Tschudi buys Arctic iron mine

Six months after the closure of the Sydvaranger mine outside Kirkenes, Norway, Felix Tschudi buys the bankruptcy assets. But new mining could be a long shot. VIDEO STORY.
April 08, 2016

This is a great day for Kirkenes, the local town council cheered as Felix Tschudi today presented his takeover to local politicians. Tschudi buys the bankruptcy assets of former owner Northern Iron Ltd for NOK 78 million ($8.3 million). That includes the mine, a company railway line and a processing plant.

However, the joy of the local town council might soon silence. Felix Tschudi and his Tschudi Group will not be able to bring the mine back in operation anytime soon. 

The local community should not have too high expectations, Tschudi himself told local politicians. In the first phase, only a handful of people will be employed for maintenance tasks. And a second phase will include only low-scale production, or «campaign mining», company financial director Peter Steinness Larsen elaborated.

That will reduce mining to only a modest share of local economy. Before the Northern Iron Ltd bankrupted in November 2015, iron mining accounted for a major share of local economic activity and about 400 people were employed. 

«Sydvaranger is important for Kirkenes, and the valuable local mining competence must be preserved», Tschudi said in today’s press conference. He stressed that his company now will seek to partner up with other companies which can assist in restarting the mines. «But we do not know how long time it will take, it could take two years, five or ten years», he added

However, the interest of Felix Tschudi in Kirkenes goes far beyond mining. The key focus for the Tschudi Group is within shipping and Kirkenes has a lot to offer. 

According to the company leader, the location of Kirkenes near the border to Russia opens big opportunities.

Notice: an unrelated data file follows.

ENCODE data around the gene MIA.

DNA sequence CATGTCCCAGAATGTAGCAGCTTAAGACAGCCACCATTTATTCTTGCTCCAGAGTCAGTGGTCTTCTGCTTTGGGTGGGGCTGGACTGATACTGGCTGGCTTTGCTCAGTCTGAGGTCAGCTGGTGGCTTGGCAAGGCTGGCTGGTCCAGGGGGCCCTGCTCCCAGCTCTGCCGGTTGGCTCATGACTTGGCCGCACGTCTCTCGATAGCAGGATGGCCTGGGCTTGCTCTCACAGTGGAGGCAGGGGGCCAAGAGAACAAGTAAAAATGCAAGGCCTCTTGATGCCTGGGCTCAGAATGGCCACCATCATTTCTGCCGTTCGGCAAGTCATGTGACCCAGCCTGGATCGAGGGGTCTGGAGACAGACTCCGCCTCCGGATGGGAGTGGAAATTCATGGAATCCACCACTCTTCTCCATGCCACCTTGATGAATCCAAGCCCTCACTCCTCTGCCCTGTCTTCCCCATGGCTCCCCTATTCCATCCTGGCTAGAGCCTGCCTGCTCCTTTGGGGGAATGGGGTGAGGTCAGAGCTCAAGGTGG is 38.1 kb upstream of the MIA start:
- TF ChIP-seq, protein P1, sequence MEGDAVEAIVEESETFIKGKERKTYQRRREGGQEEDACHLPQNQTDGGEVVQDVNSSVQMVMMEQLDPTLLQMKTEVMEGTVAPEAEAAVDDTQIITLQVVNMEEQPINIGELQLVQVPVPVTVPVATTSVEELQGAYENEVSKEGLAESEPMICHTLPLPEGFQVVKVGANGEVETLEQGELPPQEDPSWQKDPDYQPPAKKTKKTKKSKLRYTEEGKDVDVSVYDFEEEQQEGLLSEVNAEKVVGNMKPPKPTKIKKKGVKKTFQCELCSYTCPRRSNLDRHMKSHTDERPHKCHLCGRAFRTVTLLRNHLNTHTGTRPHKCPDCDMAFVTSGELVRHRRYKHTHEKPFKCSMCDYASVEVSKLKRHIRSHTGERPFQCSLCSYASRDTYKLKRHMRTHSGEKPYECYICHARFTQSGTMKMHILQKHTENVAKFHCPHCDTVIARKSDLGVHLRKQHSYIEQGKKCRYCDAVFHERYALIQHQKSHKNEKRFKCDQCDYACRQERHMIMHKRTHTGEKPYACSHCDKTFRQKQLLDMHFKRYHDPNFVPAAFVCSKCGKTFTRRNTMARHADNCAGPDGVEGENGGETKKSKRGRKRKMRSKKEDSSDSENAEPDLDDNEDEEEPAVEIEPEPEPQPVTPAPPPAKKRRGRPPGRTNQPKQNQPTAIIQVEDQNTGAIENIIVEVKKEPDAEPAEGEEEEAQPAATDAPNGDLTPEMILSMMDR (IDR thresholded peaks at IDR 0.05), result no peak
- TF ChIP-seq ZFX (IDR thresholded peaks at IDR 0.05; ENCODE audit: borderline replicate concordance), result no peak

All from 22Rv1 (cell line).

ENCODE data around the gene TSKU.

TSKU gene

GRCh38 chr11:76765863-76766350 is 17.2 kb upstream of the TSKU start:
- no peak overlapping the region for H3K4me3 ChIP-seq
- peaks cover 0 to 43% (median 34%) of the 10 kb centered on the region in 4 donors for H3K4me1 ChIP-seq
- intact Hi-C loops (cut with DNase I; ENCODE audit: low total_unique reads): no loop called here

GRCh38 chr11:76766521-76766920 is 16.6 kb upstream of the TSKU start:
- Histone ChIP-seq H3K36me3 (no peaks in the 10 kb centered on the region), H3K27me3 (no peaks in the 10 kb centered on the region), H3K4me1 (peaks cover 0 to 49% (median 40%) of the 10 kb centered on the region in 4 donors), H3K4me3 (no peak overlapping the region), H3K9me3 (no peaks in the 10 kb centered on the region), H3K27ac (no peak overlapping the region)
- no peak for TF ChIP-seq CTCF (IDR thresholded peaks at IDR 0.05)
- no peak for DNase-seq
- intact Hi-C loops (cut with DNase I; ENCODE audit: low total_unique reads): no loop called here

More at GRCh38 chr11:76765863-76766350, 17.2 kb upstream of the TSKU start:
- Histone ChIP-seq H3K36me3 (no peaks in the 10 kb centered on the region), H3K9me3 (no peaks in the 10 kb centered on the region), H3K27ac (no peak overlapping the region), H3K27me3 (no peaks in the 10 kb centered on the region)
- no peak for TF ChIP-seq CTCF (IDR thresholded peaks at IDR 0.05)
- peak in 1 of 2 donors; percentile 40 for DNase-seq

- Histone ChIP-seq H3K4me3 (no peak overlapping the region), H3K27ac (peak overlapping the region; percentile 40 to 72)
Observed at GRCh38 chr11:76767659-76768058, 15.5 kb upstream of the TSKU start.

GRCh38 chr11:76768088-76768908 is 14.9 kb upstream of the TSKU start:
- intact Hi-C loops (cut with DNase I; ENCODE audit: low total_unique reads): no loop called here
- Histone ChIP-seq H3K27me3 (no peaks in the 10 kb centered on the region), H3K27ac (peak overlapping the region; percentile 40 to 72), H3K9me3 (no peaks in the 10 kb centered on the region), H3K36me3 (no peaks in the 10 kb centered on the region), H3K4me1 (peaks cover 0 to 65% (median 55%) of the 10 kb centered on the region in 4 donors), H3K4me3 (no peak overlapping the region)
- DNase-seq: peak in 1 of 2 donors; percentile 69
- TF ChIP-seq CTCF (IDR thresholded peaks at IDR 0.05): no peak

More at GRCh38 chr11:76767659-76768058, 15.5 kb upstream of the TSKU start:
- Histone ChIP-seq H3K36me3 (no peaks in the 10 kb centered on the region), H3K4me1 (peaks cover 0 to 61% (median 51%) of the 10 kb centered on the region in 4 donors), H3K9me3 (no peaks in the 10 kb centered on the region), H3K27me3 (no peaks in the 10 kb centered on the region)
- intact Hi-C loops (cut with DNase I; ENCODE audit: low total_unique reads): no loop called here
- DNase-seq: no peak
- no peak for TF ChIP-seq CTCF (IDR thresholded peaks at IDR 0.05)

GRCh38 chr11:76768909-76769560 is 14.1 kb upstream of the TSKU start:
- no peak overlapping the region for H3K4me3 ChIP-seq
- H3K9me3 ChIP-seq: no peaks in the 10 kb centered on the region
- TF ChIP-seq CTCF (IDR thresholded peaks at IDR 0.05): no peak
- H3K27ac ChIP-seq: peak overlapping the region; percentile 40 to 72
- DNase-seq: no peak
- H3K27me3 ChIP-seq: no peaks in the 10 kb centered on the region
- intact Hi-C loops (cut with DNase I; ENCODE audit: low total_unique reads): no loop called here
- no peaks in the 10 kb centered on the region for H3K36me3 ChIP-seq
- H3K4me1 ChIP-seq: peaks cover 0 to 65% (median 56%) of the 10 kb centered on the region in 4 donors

ADVERTISEMENT

«Russia was the reason why we first engaged in Kirkenes in the early 1990s, and it was also a key motivation for the acquisition of Sydvaranger in 2006», Tschudi says. «We wanted to explore the possibilities for a port located in the immediate vicinity of Russia».

This remains a core strategic concern of the company. «We should continue to develop activities connected with Russia, and Kirkenes has a fantastic location for this», Tschudi underlines.

Over the last years, Tschudi has engaged not only in iron mining, but also in sales of aggregates. Several hundred thousand tons of aggregates is now sent from Kirkenes to Novatek’s Yamal LNG project. 

In 2006, Tschudi acquired the Sydvaranger mine and soon got Australian investors on board. An estimated three billion kroner were invested in the facilities which had stood abandoned after the previous state-owned miner bankrupted in the mid-1990s. Tschudi remained a major stakeholder in the Northern Iron until it closed down last November.

Since then, trustee Leif Petter Madsen has tried to find a buyer for the assets. He reached a break-through in negotiations in March. 

«Tschudi represents the best strategic and economic solution for the mine», Madsen told journalists. According to the trustee, a total of 17 companies had shown interest, but soon only the Tschudi Group was left on the list.  

ADVERTISEMENT

ADVERTISEMENT